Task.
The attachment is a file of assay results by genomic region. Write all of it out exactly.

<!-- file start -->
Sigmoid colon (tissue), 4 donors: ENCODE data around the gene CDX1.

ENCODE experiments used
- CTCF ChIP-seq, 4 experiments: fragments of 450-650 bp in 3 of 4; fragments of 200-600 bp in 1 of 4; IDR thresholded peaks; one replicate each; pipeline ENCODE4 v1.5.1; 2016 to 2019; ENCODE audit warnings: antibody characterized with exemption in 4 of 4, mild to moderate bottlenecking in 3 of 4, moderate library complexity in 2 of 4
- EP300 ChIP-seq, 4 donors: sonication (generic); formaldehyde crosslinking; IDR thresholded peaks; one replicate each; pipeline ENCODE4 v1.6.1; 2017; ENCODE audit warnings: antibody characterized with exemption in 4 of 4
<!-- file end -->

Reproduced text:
Sigmoid colon (tissue), 4 donors: ENCODE data around the gene CDX1.

ENCODE experiments used
- CTCF ChIP-seq, 4 experiments: fragments of 450-650 bp in 3 of 4; fragments of 200-600 bp in 1 of 4; IDR thresholded peaks; one replicate each; pipeline ENCODE4 v1.5.1; 2016 to 2019; ENCODE audit warnings: antibody characterized with exemption in 4 of 4, mild to moderate bottlenecking in 3 of 4, moderate library complexity in 2 of 4
- EP300 ChIP-seq, 4 donors: sonication (generic); formaldehyde crosslinking; IDR thresholded peaks; one replicate each; pipeline ENCODE4 v1.6.1; 2017; ENCODE audit warnings: antibody characterized with exemption in 4 of 4